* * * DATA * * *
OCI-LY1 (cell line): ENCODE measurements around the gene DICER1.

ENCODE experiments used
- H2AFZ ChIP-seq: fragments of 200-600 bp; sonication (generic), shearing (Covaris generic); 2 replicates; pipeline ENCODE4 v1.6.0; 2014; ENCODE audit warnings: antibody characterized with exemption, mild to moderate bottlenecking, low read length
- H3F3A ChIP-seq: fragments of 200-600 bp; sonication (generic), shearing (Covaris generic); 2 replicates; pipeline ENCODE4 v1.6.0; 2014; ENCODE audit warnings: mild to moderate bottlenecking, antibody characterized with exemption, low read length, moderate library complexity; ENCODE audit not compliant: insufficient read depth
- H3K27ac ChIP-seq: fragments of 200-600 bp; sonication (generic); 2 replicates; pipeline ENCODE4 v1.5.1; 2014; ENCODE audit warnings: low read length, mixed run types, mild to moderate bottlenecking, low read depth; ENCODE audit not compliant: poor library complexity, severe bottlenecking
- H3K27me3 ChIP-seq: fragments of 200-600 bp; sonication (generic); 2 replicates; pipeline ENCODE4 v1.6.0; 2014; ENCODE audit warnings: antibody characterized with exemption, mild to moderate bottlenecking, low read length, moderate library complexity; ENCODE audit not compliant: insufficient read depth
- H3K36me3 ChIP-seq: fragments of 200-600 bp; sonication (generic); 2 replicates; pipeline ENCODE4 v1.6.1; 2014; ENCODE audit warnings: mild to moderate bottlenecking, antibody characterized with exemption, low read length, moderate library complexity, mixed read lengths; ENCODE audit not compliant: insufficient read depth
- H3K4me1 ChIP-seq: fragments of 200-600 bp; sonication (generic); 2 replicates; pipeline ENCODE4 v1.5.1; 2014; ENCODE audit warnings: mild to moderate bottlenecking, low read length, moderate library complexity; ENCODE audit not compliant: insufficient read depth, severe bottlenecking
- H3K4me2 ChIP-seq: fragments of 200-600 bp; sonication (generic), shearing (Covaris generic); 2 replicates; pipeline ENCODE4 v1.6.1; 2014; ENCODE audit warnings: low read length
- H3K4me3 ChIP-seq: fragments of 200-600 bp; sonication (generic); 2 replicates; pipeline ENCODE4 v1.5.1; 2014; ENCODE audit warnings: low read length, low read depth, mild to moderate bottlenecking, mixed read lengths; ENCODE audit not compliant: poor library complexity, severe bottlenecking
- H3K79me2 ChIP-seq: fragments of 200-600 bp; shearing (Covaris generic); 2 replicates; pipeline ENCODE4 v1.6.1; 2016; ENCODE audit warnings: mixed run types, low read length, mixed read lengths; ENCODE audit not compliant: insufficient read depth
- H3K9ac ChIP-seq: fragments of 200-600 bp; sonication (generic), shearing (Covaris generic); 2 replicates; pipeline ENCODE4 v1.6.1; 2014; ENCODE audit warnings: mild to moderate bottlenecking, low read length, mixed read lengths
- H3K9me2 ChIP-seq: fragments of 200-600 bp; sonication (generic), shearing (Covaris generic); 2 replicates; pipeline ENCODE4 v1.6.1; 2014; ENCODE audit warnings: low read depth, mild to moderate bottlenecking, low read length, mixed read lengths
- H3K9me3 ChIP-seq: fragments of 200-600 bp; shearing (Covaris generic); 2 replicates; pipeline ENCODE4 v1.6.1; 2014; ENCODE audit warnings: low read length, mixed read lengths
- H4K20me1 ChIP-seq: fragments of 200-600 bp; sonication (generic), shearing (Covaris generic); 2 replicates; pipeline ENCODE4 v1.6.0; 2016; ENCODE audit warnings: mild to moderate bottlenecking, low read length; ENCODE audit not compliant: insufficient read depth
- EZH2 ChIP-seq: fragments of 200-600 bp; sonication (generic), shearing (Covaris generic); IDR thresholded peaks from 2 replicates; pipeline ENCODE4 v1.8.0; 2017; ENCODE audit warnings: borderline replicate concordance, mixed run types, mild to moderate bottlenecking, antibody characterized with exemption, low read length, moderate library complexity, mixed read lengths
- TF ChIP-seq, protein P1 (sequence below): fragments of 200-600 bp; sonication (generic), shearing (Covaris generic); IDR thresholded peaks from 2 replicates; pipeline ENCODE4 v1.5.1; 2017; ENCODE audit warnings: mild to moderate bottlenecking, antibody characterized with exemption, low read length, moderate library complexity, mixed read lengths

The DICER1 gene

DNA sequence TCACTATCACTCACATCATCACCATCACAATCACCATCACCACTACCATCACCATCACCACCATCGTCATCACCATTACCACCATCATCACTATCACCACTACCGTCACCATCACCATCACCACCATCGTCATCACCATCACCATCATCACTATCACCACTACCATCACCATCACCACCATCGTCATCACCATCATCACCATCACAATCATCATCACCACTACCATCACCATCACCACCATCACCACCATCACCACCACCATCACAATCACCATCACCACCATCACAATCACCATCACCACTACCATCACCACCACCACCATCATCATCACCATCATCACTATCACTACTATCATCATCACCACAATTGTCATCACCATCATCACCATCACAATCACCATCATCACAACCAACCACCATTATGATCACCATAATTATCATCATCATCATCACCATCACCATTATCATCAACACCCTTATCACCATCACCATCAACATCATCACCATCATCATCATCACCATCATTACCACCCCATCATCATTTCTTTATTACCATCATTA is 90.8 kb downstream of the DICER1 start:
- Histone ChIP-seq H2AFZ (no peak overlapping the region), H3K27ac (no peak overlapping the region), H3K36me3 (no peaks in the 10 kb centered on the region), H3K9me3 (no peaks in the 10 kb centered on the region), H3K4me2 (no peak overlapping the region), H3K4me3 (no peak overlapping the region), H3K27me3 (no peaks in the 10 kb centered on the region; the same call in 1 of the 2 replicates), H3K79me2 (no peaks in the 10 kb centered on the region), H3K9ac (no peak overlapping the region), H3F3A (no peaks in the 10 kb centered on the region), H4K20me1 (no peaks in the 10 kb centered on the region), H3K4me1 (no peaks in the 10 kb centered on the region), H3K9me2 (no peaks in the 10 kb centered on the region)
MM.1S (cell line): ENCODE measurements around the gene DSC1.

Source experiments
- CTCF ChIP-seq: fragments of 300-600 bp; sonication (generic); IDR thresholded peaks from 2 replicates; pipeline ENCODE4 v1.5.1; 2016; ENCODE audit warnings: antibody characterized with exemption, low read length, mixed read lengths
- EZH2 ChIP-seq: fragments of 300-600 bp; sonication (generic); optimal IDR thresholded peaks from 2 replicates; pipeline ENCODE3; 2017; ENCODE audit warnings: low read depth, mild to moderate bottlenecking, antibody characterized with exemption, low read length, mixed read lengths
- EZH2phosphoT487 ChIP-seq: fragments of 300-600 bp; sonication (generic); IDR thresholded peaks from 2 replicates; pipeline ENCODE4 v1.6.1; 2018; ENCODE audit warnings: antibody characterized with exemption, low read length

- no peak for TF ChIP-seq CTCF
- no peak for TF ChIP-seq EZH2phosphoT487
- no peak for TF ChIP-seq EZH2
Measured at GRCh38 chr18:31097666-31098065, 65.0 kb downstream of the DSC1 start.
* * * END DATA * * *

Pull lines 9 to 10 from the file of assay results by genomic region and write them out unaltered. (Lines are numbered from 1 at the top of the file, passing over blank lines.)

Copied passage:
- H3K4me2 ChIP-seq: fragments of 200-600 bp; sonication (generic), shearing (Covaris generic); 2 replicates; pipeline ENCODE4 v1.6.1; 2014; ENCODE audit warnings: low read length
- H3K4me3 ChIP-seq: fragments of 200-600 bp; sonication (generic); 2 replicates; pipeline ENCODE4 v1.5.1; 2014; ENCODE audit warnings: low read length, low read depth, mild to moderate bottlenecking, mixed read lengths; ENCODE audit not compliant: poor library complexity, severe bottlenecking